At the end of the first year of campaigning, Ivar had amassed eight chests of coin, enough to buy himself the title of Warlord, which meant he could now march into battle rather than just raid. Victory in battle would win him and his followers lands of their own, the first step on the road to the conquest of Rheged. With barrels of ale to encourage his troops, the vikings trudged inland to a likely looking settlement. It seemed relatively unmanned and would make a good base from which to begin the conquest.
|Vikings dash toward the thin Saxon line|
This was our first attempt at a battle game. I decided to ply my troops with drink, to give them courage, and it seemed to do the trick as morale rose. The Saxons decided to pray for a miracle and could hide troops in a dip in the ground. I figured I could ignore the ambushers and just rush into the main body of the army, hopefully making a decisive strike while I held numerical advantage, with roughly half of the Saxons nowhere to be seen. But when they appeared on my left flank, I was suddenly faced with two battle fronts. Worse still, the initial charge by the Saxons sent a unit of vikings reeling. My left flank collapsed, to the front a Saxon shieldwall closed in. I was caught in a textbook pincer movement, surely this hadn't been invented yet!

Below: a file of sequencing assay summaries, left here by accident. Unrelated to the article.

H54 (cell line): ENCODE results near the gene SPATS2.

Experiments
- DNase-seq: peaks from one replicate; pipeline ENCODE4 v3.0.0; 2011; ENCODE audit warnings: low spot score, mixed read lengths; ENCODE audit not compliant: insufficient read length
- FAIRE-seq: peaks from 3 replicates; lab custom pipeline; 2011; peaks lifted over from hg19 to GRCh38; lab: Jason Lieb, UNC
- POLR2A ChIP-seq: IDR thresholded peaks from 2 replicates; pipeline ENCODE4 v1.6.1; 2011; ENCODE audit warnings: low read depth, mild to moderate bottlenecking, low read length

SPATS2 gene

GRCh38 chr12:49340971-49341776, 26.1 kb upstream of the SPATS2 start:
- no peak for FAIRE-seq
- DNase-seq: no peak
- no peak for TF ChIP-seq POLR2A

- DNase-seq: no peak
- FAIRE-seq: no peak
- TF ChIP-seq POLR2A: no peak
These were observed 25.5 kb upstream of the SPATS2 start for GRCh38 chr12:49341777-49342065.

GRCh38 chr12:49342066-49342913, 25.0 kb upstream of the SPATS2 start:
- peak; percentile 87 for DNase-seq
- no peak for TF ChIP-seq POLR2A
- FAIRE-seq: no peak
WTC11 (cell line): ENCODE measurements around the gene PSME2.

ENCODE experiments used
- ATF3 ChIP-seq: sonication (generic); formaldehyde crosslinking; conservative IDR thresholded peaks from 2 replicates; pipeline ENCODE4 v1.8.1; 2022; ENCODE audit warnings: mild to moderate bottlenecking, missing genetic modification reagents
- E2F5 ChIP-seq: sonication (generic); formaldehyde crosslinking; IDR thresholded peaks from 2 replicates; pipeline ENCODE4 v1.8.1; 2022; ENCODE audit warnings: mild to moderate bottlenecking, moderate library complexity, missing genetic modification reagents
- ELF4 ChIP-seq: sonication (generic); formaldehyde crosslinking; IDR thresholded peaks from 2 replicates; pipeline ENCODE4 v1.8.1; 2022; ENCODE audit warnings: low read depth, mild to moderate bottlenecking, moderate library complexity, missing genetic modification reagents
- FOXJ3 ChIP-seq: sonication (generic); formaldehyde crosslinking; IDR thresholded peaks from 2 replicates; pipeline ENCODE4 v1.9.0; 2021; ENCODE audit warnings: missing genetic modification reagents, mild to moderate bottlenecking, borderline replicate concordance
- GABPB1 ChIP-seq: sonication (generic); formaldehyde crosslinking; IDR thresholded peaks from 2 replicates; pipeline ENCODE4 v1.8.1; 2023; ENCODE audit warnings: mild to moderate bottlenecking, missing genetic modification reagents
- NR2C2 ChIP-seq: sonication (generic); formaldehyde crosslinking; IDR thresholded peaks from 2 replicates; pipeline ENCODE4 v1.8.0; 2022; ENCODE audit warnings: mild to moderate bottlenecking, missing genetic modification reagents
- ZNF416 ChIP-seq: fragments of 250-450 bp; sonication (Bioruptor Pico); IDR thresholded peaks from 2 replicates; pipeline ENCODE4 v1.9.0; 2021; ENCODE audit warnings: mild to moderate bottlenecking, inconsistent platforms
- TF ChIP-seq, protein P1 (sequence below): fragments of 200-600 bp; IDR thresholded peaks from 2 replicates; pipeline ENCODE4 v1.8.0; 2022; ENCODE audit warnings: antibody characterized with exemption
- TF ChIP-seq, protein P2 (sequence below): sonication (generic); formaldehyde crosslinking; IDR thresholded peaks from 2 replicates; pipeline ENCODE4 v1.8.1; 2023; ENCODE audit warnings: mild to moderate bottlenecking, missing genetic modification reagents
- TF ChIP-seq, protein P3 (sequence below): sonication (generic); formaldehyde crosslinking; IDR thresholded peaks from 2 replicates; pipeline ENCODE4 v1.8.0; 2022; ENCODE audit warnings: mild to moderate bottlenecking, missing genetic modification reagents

|Viking meat in a shieldwall sandwich!|
What a crushing blow to Ivar's ambitions. It's hard to imagine the battle going so badly, from a levy charge! The dice certainly did not favour me this game, but I was too rash in advancing forward so quickly without first working out how to deal with the ambush. Still, it was a very entertaining chapter in our saga, certainly the most decisive game to date and a real eye opener for Ivar, I doubt he will be so lax in future encounters with Saxon levy. For some filthy Saxon propaganda on the battle, take a look at Matt's blog - wargames in the dungeon.